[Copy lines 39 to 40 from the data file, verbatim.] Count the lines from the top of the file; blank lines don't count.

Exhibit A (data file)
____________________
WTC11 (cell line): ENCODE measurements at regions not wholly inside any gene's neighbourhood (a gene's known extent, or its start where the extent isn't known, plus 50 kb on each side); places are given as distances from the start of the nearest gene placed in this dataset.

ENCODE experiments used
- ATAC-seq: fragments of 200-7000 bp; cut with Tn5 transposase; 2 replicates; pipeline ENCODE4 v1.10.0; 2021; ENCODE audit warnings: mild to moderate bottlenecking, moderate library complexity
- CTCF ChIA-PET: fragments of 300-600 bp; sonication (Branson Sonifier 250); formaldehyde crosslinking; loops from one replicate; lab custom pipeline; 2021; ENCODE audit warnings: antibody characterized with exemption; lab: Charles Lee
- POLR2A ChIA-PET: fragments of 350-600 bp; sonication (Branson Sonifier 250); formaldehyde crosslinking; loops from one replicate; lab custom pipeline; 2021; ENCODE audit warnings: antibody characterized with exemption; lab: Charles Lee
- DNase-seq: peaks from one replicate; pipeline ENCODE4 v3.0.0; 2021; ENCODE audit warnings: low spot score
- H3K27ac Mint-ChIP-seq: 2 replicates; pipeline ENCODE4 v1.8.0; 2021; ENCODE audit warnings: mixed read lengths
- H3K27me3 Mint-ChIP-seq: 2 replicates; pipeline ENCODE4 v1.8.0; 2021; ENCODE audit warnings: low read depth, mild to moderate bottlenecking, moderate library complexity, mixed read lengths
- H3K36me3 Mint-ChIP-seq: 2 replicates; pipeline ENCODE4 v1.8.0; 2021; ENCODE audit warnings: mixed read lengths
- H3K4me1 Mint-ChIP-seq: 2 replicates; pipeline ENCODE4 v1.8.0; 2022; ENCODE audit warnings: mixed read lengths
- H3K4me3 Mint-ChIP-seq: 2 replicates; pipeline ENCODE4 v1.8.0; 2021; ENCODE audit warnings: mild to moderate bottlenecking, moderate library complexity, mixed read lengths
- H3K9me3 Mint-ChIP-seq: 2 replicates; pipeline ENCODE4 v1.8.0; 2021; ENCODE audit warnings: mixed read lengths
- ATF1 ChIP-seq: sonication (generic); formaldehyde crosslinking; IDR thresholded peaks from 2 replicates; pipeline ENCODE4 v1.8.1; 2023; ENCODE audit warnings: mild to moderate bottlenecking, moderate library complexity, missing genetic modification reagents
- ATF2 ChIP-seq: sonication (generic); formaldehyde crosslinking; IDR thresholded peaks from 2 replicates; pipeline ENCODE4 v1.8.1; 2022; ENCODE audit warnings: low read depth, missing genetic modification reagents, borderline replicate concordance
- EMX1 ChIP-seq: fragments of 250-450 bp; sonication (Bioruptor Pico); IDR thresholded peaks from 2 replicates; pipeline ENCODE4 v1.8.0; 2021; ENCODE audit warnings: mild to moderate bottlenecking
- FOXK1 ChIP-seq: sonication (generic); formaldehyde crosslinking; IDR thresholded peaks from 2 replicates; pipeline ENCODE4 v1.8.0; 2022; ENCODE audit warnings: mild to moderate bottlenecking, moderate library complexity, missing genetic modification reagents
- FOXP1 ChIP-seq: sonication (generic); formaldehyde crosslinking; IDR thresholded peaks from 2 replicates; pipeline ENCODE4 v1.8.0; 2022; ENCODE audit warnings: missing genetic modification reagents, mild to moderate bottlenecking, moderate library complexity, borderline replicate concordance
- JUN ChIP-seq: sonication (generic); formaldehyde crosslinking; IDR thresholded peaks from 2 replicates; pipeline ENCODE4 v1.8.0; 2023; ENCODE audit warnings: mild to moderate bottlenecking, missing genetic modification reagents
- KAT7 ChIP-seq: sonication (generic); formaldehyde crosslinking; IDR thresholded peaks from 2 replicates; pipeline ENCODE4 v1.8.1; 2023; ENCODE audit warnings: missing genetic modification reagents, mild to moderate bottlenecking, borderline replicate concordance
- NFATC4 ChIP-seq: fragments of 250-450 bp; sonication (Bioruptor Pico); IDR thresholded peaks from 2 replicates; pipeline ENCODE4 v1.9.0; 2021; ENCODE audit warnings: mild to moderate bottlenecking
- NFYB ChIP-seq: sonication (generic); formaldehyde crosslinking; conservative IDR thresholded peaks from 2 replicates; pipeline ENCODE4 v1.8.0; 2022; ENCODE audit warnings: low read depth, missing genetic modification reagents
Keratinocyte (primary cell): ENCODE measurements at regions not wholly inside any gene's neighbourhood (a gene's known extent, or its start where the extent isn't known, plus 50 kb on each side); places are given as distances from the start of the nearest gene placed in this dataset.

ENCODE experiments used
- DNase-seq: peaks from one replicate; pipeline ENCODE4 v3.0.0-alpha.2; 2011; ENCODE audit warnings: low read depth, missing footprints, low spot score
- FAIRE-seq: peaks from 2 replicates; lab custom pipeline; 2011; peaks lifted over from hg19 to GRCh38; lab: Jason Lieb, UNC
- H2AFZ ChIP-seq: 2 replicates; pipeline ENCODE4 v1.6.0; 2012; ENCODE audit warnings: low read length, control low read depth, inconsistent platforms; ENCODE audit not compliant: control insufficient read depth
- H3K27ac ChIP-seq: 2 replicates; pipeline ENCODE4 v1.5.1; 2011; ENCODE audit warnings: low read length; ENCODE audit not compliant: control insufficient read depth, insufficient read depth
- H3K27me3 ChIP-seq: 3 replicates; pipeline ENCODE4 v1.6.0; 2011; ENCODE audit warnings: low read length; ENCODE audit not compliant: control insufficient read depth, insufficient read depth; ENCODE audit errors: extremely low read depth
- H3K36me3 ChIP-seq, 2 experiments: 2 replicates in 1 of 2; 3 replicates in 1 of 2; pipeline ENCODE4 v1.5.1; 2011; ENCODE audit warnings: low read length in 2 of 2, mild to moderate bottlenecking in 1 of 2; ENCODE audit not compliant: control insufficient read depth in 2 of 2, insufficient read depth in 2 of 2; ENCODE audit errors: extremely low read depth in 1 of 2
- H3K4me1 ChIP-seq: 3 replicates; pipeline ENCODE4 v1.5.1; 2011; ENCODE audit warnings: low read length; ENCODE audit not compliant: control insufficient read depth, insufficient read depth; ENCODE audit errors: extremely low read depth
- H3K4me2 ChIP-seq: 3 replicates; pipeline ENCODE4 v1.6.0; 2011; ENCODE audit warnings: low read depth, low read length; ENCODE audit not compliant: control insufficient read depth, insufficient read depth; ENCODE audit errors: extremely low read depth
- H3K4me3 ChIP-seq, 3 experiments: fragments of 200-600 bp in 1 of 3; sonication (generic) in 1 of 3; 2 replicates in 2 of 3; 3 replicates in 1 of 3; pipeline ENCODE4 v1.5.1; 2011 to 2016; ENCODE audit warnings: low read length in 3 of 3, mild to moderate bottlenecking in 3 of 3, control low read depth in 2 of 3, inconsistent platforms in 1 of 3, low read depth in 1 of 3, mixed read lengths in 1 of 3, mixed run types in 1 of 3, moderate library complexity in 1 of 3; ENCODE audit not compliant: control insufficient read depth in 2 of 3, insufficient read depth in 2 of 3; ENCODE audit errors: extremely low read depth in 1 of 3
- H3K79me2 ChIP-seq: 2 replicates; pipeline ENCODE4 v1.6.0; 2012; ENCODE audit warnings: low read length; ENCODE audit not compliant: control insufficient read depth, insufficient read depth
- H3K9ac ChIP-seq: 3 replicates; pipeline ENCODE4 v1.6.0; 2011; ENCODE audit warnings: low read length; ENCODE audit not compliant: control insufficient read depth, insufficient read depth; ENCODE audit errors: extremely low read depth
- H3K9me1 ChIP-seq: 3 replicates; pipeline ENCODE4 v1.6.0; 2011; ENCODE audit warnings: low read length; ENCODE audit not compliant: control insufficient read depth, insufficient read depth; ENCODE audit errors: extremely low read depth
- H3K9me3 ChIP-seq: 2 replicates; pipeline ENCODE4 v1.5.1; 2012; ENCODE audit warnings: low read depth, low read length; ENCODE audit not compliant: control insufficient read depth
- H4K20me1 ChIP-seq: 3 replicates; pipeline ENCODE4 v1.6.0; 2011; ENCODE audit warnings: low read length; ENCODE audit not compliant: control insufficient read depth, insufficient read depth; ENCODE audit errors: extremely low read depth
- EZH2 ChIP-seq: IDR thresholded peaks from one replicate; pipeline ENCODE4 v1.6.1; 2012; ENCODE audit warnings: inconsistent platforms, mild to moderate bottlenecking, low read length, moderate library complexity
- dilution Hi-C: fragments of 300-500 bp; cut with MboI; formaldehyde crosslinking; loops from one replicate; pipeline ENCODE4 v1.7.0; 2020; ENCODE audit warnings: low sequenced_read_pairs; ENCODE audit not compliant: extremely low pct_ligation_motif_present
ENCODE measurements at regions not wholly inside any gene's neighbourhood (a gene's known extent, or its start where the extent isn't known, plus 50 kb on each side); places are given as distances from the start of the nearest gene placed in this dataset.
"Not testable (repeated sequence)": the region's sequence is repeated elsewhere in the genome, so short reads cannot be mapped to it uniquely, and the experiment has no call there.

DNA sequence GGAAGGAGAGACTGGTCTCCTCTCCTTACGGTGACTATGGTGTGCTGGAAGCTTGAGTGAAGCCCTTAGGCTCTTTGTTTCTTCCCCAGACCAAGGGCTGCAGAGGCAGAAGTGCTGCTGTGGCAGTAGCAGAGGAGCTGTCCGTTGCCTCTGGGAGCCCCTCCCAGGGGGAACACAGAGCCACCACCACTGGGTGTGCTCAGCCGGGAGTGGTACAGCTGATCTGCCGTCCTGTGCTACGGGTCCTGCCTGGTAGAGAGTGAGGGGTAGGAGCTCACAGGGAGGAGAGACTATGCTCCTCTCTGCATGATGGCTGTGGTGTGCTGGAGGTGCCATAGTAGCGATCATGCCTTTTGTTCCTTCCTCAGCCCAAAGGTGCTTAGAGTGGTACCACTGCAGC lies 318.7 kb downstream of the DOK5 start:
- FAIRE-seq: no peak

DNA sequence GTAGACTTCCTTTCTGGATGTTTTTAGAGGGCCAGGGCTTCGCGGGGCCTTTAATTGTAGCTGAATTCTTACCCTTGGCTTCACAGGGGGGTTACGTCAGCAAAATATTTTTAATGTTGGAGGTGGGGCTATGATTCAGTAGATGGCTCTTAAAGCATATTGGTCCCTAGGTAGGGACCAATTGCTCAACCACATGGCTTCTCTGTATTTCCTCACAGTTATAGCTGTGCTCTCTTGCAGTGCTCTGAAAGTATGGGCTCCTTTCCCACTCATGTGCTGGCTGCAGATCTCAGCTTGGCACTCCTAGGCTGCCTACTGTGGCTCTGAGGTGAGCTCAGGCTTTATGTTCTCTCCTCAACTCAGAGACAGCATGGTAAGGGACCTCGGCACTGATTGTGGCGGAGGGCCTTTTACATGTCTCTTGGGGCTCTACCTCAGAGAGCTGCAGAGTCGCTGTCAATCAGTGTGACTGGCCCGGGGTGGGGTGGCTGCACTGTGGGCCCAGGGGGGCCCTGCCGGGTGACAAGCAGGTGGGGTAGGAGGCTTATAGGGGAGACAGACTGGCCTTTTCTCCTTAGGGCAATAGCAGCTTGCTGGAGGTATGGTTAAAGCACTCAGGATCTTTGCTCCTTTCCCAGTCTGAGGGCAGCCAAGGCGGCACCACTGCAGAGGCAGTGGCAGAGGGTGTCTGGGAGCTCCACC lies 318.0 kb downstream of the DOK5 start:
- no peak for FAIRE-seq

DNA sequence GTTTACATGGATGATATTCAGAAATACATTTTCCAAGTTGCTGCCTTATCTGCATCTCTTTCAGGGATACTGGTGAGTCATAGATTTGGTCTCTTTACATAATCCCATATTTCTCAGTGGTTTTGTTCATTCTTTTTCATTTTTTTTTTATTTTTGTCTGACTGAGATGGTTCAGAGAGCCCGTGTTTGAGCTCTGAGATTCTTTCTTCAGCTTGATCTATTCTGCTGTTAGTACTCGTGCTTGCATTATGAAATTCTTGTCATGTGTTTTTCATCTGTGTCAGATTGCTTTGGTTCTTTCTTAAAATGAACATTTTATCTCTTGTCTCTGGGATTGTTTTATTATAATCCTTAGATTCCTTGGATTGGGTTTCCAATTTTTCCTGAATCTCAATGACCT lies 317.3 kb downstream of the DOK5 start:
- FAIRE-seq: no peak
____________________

- dilution Hi-C: fragments of 300-500 bp; cut with MboI; formaldehyde crosslinking; loops from one replicate; pipeline ENCODE4 v1.7.0; 2020; ENCODE audit warnings: low sequenced_read_pairs; ENCODE audit not compliant: extremely low pct_ligation_motif_present
ENCODE measurements at regions not wholly inside any gene's neighbourhood (a gene's known extent, or its start where the extent isn't known, plus 50 kb on each side); places are given as distances from the start of the nearest gene placed in this dataset.